As Carlos Ghosn and Dieter Zetsche swept into the press conference to announce their strategic partnership they brought with them a sense of calm - albeit one followed by a baying throng of pushing and shoving photographers desperate to capture a moment many thought impossible.
Before their arrival there was a bizarre feeling of uncertainty about proceedings. Renault, Nissan and Daimler staff stood alongside one another, meeting, greeting and cajoling visitors in the right direction in three widely different styles that seemed to underline their varying company heritage and working practices.
If that felt disjointed, the release of the partnership announcement half an hour before the official conference did nothing to improve matters. Such had been the secrecy surrounding the deal not even people working for the companies involved knew the details - press officers were as keen to read the release as the journalists.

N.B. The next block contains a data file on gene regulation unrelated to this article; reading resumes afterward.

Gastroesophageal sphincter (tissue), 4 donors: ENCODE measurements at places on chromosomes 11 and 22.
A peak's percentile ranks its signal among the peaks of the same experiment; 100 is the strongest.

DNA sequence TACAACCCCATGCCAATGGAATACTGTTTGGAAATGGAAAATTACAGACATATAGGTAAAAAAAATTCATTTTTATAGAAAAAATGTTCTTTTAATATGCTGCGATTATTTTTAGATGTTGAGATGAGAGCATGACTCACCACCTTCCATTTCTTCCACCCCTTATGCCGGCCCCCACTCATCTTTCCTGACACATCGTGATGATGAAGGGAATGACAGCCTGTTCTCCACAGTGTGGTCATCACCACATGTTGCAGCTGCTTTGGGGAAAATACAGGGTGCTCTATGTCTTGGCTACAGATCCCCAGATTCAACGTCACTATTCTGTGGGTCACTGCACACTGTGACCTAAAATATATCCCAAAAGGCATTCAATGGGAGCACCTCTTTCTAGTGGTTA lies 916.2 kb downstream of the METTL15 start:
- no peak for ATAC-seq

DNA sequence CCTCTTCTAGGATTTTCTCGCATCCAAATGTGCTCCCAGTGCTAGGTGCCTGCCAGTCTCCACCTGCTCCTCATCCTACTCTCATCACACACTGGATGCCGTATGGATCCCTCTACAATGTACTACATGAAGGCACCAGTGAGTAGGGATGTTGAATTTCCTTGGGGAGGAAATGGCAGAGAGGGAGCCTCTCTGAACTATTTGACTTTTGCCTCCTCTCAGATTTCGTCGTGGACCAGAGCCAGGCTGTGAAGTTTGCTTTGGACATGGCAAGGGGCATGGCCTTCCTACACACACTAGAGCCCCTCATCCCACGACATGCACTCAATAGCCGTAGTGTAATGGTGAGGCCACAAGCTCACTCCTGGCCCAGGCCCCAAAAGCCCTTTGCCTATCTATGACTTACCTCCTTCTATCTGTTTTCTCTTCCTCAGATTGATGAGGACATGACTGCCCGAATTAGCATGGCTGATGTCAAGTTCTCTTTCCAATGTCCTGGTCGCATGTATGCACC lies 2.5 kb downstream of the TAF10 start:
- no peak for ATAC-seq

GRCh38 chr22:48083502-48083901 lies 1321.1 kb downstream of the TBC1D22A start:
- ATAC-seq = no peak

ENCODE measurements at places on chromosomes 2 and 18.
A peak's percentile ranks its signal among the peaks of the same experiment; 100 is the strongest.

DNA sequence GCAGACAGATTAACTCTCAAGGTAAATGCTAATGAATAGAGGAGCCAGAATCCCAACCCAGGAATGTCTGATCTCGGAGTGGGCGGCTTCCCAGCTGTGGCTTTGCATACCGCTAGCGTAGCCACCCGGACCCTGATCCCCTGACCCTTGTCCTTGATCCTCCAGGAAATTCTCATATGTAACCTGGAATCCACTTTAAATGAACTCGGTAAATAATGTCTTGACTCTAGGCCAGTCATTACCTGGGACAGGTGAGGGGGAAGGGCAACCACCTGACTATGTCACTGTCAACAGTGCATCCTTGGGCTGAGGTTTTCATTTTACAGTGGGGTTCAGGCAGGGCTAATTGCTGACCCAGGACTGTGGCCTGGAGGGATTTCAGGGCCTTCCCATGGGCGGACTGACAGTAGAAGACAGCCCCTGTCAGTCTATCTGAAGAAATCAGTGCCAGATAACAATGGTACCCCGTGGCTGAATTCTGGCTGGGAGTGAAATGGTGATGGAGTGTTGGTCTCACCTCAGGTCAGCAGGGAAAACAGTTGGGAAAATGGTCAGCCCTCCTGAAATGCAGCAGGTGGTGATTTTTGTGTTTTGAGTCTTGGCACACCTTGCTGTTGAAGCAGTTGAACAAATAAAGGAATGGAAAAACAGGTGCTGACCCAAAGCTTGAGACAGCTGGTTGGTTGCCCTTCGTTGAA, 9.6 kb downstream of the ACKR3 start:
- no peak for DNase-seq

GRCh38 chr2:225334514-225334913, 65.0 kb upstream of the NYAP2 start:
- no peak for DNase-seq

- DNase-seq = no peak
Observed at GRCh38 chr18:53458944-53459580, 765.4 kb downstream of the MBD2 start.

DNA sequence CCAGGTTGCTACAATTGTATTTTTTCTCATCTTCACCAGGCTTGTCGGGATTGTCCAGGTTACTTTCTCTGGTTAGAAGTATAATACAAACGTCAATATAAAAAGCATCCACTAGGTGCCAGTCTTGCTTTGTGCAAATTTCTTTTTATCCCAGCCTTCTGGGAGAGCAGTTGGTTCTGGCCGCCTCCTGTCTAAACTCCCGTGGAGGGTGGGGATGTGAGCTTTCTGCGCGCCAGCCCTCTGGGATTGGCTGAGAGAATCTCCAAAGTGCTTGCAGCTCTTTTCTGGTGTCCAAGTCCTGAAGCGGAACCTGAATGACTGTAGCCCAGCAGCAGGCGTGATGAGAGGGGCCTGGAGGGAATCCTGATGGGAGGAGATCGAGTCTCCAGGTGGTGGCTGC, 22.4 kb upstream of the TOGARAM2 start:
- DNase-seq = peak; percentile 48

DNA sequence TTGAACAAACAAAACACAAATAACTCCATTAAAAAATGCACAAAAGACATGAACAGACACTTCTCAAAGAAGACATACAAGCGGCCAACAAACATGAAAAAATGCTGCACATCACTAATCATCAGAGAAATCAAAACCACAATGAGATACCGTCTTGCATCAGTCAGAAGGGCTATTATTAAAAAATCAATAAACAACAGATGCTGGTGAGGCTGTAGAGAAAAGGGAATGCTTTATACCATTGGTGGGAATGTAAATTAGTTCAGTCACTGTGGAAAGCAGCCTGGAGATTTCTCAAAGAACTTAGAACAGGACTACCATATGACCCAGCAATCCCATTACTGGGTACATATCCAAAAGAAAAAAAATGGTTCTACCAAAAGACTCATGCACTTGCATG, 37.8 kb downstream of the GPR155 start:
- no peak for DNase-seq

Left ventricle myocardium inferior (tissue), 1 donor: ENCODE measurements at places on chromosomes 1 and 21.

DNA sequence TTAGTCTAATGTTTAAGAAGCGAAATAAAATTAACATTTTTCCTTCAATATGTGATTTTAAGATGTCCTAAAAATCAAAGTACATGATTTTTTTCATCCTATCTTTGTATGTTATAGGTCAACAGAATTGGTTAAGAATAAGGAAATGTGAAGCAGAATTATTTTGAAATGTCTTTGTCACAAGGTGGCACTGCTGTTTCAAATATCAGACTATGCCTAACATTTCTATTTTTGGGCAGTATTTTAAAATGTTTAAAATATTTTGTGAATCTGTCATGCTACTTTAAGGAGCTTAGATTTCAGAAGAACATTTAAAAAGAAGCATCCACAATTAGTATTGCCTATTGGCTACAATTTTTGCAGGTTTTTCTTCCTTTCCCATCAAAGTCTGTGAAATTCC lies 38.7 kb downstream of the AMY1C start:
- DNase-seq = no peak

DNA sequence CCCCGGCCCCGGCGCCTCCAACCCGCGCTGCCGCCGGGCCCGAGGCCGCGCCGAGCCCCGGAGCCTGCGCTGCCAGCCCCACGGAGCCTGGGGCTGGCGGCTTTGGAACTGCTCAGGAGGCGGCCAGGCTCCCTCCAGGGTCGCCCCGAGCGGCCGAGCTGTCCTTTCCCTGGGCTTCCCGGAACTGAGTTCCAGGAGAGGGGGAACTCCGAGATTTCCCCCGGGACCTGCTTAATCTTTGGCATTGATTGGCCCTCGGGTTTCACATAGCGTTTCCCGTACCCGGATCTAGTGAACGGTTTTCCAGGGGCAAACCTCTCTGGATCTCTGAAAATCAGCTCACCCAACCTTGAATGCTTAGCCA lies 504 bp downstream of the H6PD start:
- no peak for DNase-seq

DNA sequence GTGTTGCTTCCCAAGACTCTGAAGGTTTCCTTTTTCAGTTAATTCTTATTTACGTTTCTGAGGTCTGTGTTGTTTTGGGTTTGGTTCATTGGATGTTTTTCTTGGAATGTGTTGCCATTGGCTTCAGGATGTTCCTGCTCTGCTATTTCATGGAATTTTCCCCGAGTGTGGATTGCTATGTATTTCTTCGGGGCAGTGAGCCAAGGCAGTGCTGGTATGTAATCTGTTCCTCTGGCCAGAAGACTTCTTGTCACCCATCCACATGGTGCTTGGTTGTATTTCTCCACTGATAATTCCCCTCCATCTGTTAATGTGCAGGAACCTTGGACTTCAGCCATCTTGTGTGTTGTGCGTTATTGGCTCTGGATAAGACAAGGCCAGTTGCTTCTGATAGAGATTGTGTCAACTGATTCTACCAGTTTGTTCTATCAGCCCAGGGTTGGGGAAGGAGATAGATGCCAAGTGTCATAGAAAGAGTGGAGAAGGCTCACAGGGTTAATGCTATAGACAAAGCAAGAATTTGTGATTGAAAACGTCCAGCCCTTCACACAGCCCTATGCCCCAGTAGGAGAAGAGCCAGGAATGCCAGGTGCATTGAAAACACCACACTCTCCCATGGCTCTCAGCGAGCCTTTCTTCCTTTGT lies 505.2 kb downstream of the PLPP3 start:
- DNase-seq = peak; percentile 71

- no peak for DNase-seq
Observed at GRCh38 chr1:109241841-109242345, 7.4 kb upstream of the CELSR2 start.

It was welcome, then, when Ghosn and Zetsche brought some authority and knowledge to proceedings. A quick introduction and they were off, Zetsche first, business-like, then Ghosn, perhaps a little more laid back but just as commanding.
Then on to questions from the floor. Again, these two are too smart to slip up, but there were a few veiled comments, admissions and omissions.
Ghosn dropped in that talks began when Daimler approached Renault about developing the next Smart, underscoring who'd asked who on the first date. Zetsche conceded that Daimler was in need of some small car knowhow and a lower average CO2, and Nissan wasn’t even mentioned as a stand-alone brand until 13 minutes in - which may tell you something about where the focus of the deal lies for now.
And that was that. It was time for both men to go, and for the information they had imparted to disseminate around the world, easing the mood among the new Renault-Nissan-Mercedes colleagues that seemed a touch uncertain earlier on.
Whether car buyers will be as soothed by their words remains to be seen - no doubt the Autocar forums will provide a good barometer of that.
Make no mistake, though - we'd better get used to days like this. There may have been unease in the air early on, but both Ghosn and Zetsche were unequivocal in their belief that partnerships among car-makers are the only logical way forward, both for driving down costs and opening up new opportunities - especially in bringing electric cars to market.